I read this today at the memorial service for my dear friend Patricia Monaghan who died too young.
It is with sadness, of course, that I say a few words on the occasion of Pat Monaghan’s passing. We all know that this was too early, too early by decades. My heart is with Michael McDermott and with Pat’s family and all of her friends, her many, many friends.
Death is the limit of words. We will see no more additions to the dozens of books, essays, poems, works of criticism and so on that made Patricia such a great scholar, and an unparalleled interdisciplinary researcher. No more will we get updates on her garden, vineyard, on her teaching, on all of the projects that made her so vital.
Death is the limit of words when we are reminded of how much there is to say about our departed loved ones, and how poorly words capture what is in our hearts. How can I capture in a few or even in many words a friendship that has lasted over a decade? I find that I cannot. I don’t want to say anything, rather I’d prefer to play that time over again, but this is not given to us to do.
So yes there is sadness. Much sadness. But as I thought over the last several days about what I could say here, it became hard not to have some of that sadness crowded out by gratitude, by a certain merriment in memories of her, by a pride in having known her, by joy for the legacy she left with us.
Patricia made us all smarter because she was so smart. She was not, we all recall, one of those people who purported to know more about our own chosen fields of expertise, rather she was the sort of person that shared our interests and wanted to know what we knew. It made her the most generous of listeners, and yet she always amplified a topic by the conversations she engaged us in. There was always an interesting, and entertaining, and wise angle. For instance, I work on invasive species, and the invasion of the land in Black Earth where she lived with Michael was a concern for her. But once in a discussion on the topic she told me that in conversation with a native woman in Alaska she’d inquired what the traditional people make of one particular invasive plant (I can’t recall which one, it may have been garlic mustard). The woman replied “What do we make? We make soup!” Of course this entertained her because more than any other serious scholar I know Pat made things - a gardener, a winemaker, a knitter, a cook, poems, encyclopedias, a maker of friends, a teacher, a founder with Michael of the Black Earth Institute, that great arts and the environment think-tank.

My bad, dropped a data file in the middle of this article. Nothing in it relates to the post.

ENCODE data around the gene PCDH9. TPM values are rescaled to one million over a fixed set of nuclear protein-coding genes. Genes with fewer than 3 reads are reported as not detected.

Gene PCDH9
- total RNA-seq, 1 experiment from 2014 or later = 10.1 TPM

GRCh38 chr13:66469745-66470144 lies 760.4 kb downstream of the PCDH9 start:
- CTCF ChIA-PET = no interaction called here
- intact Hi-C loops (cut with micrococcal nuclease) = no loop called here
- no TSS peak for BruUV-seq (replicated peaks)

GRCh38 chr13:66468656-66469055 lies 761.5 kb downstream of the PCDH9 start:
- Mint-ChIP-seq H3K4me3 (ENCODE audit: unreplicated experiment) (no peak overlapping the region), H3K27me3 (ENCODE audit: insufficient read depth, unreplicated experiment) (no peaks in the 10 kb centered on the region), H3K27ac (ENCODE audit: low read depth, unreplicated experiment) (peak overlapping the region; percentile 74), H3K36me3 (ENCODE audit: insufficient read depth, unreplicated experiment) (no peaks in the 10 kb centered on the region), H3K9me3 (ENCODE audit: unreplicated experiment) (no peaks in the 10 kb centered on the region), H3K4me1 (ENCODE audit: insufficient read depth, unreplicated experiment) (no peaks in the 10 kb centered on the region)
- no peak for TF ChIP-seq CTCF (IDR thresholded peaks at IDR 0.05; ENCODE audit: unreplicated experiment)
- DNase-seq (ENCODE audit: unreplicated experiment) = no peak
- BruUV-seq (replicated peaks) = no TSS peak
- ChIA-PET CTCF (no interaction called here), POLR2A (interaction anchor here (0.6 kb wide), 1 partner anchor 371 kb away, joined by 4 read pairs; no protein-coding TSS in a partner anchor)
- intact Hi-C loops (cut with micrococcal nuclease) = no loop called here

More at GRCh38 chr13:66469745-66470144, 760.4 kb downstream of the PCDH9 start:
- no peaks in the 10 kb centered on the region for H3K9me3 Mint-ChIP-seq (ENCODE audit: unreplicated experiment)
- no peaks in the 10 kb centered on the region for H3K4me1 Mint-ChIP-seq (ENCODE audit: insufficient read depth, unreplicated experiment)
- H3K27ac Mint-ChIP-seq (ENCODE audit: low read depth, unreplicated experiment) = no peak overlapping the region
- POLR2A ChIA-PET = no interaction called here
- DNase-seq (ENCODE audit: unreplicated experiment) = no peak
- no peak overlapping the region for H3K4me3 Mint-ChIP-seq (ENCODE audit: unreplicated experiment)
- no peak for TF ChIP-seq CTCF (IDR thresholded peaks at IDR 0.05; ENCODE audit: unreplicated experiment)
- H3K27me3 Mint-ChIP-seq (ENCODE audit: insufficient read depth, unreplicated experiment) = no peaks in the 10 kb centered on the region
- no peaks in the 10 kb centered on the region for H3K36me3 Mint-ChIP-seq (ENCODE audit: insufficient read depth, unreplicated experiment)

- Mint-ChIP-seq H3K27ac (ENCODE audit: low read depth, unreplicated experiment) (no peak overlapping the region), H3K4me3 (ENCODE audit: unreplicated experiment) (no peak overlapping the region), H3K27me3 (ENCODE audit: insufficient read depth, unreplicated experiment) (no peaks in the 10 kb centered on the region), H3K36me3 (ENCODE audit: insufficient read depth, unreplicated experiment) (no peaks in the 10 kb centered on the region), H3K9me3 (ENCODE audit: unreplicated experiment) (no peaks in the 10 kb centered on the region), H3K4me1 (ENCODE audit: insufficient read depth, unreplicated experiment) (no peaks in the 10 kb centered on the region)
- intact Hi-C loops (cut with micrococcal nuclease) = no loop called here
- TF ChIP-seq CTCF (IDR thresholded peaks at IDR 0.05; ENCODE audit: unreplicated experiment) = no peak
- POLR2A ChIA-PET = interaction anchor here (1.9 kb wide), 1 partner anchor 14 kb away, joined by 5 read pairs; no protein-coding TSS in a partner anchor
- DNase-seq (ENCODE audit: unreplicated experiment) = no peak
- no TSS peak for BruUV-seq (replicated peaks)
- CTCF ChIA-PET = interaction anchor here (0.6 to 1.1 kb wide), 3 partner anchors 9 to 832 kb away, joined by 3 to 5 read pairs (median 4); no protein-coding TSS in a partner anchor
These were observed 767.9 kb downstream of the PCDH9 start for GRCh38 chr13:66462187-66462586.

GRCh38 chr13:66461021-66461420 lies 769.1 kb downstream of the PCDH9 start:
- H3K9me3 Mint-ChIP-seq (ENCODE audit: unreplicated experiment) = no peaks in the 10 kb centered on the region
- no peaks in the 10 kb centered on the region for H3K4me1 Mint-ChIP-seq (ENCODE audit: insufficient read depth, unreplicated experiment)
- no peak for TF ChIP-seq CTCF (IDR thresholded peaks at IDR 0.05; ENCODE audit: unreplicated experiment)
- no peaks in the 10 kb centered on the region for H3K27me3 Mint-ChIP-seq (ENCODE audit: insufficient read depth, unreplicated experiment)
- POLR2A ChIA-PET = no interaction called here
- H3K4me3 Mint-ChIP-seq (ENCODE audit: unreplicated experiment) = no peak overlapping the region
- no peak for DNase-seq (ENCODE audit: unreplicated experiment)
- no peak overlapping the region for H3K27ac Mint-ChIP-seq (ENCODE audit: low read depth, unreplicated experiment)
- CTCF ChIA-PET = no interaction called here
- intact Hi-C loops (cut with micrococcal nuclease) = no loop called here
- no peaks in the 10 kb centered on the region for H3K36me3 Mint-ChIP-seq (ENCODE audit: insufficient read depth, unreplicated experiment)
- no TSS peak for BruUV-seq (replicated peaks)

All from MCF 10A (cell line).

Patricia made us all more entertaining because she was so entertaining. In the days after her passing I kept picturing Pat laughing. At her home in Beverly back in the day, at her home in Brigid Rest in Black Earth, hell even at committee meetings at DePaul she laughed. She would laugh and bring the back of her hand to her face to wipe away irrepressible tears of laughter. Not only did Patricia bring joy she was always prepared for joy. She was a great story teller and she brought out the stories in others. For several years in a row I would visit Pat and Michael at Black Earth with my family. My boys, who at the time when we started visiting them would have been pre-teen and a teenager. I asked Oisín our youngest what he recalled of the earliest of these visits: “Catching fireflies, picking blackberries, Space balls (they have a VHS player), and cheese curds!” Not only did we all love the house, and walking the land, and picking the blackberries we loved sitting by the fire in the evening with Pat and Michael. I bring this to mind because I fondly recall both of them telling stories there for the first time. Sitting in the circle around the fire, looking out across the land, the boys were called to that world that unites childhood and the world of adults, the world of stories. Fiacha, my eldest, pretended to be pulling on a pipe-full of tobacco as if he were a seanchaí of old. Patricia, in so many ways the most modern of women (she took to online teaching for example with reservations, of course, but not without her customary skill) but she also brought out the perennial and enduring in us all.
Patricia brought out the best in us, because she was the best among us.
I want to close with a poem of Patricia that she wrote for a volume (Brute Neighbors) that Chris Green and I edited last year, a reminder of her work.
By Patricia Monaghan
1. Somewhere, right now, one is brewing.
2. The wind is not trying to get in.
3. In high winds, songbirds sing.
4. It is not storms that rage and batter.
5. Butterflies migrate within.
6. The beauty of inky clouds
over a churning white lake and
the beauty of a still summer meadow
7. Storms storm. It’s nothing personal.
8. They end